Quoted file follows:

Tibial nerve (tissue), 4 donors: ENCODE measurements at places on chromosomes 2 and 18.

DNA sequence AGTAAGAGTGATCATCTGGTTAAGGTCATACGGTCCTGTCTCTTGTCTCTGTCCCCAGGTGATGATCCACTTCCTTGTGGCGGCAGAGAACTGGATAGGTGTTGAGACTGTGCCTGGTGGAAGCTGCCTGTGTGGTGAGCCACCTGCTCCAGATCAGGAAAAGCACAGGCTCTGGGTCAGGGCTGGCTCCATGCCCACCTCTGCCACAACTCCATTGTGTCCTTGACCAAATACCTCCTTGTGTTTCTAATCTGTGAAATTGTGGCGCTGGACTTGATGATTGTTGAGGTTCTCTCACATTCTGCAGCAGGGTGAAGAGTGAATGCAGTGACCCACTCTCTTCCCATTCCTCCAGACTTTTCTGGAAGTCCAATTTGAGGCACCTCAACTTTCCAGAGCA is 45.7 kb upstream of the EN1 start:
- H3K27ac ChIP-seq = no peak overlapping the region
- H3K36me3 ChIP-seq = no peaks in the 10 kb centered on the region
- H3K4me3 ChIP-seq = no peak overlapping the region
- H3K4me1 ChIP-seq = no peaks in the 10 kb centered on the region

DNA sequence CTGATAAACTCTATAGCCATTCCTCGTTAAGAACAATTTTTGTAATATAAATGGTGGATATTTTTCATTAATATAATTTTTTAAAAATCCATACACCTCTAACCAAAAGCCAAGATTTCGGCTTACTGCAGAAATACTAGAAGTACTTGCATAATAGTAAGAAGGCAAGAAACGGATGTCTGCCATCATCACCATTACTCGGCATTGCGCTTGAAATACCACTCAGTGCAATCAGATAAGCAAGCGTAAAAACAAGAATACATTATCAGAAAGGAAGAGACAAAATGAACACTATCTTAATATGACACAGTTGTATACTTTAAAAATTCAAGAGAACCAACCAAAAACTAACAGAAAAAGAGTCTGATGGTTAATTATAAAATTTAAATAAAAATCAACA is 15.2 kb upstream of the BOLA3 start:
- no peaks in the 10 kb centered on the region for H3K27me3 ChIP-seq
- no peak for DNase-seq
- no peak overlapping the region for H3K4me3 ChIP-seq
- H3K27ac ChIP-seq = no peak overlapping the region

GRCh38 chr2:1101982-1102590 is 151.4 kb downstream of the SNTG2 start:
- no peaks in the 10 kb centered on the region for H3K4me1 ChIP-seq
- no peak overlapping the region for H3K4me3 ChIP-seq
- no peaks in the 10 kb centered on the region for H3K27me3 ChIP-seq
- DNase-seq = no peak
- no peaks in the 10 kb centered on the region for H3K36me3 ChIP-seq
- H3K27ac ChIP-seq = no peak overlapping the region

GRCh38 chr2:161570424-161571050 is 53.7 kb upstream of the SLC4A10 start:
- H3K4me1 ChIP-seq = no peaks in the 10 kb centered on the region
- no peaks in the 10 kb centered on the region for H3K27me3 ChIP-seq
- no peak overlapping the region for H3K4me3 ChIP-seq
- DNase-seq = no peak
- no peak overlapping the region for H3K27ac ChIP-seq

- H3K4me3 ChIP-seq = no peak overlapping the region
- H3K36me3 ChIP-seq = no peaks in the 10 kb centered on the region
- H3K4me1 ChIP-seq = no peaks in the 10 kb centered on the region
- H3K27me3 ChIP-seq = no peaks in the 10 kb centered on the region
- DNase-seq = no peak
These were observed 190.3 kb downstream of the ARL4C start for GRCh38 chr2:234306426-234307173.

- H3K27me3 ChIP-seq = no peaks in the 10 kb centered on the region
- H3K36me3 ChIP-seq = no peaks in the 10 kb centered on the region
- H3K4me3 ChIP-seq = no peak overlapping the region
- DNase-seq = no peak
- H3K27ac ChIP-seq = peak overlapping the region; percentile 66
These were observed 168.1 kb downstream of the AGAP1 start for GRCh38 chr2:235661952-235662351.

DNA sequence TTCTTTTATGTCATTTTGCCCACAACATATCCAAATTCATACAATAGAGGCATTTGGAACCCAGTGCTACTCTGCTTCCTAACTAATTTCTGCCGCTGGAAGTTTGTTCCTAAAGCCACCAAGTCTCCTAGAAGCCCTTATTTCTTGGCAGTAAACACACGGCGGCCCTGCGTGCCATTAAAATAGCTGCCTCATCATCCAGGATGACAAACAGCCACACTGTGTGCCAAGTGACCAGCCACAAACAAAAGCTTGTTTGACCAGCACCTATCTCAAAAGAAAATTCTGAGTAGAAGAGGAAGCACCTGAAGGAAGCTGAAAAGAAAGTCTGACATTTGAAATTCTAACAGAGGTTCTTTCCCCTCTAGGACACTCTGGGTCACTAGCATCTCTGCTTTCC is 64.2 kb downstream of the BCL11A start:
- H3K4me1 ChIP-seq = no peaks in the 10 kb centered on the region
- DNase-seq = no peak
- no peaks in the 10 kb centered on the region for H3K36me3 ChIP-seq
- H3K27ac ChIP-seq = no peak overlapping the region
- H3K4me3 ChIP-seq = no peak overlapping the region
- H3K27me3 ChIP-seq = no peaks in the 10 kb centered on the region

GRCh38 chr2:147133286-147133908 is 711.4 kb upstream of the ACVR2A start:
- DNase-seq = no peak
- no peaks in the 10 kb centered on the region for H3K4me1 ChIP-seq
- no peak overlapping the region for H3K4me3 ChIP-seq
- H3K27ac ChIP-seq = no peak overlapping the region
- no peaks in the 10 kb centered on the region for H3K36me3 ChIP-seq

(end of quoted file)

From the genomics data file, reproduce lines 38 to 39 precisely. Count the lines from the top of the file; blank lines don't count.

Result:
- H3K4me1 ChIP-seq = no peaks in the 10 kb centered on the region
- DNase-seq = no peak